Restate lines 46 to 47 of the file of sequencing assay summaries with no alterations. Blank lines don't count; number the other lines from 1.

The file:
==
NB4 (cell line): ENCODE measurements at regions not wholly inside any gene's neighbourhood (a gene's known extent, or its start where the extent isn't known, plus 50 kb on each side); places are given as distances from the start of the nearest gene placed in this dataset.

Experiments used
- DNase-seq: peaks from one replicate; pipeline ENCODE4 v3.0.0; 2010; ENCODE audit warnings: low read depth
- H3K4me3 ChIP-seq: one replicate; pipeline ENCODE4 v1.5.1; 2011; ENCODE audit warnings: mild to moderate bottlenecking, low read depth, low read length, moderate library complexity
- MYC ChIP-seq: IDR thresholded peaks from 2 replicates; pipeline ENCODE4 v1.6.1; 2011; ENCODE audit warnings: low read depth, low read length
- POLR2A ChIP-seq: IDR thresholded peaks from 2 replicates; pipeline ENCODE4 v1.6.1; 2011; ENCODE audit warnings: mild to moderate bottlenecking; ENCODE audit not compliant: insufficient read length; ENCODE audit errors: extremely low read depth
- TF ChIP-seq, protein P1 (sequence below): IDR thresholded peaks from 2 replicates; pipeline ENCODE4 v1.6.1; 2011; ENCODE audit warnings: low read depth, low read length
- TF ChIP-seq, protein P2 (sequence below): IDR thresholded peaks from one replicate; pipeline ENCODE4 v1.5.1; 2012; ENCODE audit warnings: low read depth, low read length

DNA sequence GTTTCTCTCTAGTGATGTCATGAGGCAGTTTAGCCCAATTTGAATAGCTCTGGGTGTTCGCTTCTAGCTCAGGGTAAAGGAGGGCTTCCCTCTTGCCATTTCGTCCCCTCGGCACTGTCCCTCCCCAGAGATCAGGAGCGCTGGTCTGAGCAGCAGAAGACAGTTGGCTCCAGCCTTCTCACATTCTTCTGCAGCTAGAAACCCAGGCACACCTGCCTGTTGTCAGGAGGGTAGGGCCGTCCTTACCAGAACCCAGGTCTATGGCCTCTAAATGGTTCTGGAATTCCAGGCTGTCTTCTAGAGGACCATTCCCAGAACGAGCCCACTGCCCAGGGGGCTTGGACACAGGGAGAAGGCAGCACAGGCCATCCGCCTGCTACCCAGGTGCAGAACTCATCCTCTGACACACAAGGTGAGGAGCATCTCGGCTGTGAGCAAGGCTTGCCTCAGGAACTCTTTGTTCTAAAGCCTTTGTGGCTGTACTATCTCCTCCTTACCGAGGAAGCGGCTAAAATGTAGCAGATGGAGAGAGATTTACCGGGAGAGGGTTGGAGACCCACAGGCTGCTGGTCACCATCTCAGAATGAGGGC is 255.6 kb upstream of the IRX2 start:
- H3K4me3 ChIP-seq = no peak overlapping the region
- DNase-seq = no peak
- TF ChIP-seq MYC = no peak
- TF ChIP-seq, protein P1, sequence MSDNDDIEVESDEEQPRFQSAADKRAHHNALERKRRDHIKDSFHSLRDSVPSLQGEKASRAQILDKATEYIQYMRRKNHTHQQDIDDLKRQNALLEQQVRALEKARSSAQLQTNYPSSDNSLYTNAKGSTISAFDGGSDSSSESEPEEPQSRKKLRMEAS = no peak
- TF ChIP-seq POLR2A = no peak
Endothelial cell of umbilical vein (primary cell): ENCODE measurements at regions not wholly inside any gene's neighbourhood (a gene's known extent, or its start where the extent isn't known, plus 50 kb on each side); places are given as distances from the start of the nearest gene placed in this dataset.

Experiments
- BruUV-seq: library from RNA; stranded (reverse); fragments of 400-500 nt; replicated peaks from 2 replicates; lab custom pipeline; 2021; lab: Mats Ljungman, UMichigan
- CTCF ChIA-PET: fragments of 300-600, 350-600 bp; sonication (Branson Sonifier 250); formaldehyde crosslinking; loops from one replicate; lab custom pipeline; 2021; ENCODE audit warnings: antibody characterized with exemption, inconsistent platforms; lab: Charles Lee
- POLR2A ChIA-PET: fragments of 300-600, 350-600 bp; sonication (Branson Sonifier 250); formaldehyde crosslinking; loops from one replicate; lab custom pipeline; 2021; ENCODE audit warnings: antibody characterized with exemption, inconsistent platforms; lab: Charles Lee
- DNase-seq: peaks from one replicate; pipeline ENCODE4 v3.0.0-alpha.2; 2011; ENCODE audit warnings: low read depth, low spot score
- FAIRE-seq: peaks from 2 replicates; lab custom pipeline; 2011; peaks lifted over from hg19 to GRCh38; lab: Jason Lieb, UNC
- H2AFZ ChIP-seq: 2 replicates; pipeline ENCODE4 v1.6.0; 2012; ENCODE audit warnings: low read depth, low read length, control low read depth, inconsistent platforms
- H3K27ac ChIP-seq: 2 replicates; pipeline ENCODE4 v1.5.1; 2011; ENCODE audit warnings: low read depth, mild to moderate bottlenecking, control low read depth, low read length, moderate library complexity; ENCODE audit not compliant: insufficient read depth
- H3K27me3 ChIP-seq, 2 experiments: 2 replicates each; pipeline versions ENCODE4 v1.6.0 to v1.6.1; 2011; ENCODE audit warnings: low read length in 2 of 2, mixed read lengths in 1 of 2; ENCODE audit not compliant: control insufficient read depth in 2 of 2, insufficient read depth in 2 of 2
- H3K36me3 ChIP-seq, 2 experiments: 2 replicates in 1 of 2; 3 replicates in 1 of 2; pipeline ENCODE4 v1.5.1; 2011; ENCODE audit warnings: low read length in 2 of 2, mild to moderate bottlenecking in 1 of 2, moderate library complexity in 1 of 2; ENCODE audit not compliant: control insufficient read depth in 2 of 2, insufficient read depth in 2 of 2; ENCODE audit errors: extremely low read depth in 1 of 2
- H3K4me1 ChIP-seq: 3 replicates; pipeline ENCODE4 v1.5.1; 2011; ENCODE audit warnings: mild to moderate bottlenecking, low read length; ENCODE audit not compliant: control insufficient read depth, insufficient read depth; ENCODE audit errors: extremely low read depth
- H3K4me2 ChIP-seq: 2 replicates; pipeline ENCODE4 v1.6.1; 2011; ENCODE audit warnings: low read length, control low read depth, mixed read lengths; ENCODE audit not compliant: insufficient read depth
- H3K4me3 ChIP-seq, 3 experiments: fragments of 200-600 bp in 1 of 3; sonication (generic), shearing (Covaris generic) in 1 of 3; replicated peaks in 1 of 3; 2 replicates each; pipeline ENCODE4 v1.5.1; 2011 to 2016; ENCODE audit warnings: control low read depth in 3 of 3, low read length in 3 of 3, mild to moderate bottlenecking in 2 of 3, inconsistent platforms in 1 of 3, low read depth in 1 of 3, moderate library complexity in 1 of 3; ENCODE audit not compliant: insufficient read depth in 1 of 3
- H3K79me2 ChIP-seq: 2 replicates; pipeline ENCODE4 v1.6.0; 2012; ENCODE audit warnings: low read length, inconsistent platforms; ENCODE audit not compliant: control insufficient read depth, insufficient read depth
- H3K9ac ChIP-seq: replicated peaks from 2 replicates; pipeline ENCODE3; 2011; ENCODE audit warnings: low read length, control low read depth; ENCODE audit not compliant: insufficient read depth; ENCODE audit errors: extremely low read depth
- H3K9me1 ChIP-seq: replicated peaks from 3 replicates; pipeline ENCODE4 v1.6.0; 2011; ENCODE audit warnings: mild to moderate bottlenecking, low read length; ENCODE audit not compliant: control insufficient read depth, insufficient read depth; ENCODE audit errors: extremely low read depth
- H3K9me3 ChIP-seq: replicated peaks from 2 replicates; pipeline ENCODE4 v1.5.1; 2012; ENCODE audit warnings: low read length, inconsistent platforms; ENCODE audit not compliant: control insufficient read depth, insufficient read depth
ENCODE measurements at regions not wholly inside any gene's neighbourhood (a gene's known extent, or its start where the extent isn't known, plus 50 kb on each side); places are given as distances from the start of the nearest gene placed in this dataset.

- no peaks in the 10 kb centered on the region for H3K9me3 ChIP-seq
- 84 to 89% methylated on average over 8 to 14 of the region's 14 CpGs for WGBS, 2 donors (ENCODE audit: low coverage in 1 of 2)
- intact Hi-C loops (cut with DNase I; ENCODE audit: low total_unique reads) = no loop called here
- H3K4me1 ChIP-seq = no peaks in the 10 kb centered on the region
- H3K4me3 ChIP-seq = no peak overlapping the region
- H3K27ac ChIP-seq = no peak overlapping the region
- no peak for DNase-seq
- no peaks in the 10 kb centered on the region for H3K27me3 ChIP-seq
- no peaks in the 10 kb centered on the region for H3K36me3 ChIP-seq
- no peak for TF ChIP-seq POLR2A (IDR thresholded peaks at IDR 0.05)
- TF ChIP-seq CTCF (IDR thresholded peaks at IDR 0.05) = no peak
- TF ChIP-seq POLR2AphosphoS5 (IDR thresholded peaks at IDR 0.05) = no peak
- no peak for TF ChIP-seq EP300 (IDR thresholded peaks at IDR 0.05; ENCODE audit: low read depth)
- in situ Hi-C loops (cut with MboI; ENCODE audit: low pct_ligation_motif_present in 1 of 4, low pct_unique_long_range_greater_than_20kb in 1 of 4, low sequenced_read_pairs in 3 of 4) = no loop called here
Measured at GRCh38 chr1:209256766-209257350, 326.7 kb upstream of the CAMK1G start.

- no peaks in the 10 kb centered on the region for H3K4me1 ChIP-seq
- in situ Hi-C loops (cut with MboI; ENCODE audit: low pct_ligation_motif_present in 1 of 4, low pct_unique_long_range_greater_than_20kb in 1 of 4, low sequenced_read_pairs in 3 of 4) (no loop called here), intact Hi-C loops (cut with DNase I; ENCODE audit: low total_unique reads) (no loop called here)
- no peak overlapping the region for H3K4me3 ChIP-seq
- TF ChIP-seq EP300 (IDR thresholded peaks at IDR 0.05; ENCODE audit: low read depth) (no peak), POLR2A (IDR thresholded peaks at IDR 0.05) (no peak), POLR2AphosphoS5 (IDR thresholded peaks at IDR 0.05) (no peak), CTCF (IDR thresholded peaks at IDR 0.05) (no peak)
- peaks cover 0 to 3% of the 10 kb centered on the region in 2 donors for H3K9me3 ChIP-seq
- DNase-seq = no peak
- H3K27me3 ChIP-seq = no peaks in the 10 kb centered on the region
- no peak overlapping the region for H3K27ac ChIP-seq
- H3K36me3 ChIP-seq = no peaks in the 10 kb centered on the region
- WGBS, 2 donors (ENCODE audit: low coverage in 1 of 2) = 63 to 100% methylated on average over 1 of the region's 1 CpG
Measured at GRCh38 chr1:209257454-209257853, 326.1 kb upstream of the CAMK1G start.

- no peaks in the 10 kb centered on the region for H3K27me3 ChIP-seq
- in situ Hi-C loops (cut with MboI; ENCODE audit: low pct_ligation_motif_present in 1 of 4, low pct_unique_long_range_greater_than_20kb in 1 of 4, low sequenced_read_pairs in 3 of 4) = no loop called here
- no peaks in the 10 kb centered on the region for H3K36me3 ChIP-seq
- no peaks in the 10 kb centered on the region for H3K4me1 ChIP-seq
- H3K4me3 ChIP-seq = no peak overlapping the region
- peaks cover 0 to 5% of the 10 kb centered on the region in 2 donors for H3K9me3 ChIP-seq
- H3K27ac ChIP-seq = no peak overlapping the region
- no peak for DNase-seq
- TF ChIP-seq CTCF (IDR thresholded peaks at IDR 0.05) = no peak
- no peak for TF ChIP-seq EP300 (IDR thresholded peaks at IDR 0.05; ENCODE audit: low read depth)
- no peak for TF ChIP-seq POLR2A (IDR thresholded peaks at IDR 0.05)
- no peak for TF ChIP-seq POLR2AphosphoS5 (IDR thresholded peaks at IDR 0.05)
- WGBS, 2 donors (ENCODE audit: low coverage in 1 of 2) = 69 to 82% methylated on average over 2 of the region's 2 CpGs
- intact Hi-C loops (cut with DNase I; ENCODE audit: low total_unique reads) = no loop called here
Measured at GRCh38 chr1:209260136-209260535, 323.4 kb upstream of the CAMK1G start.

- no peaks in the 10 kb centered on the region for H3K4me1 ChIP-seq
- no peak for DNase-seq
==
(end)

- no peak for TF ChIP-seq EP300 (IDR thresholded peaks at IDR 0.05; ENCODE audit: low read depth)
- in situ Hi-C loops (cut with MboI; ENCODE audit: low pct_ligation_motif_present in 1 of 4, low pct_unique_long_range_greater_than_20kb in 1 of 4, low sequenced_read_pairs in 3 of 4) = no loop called here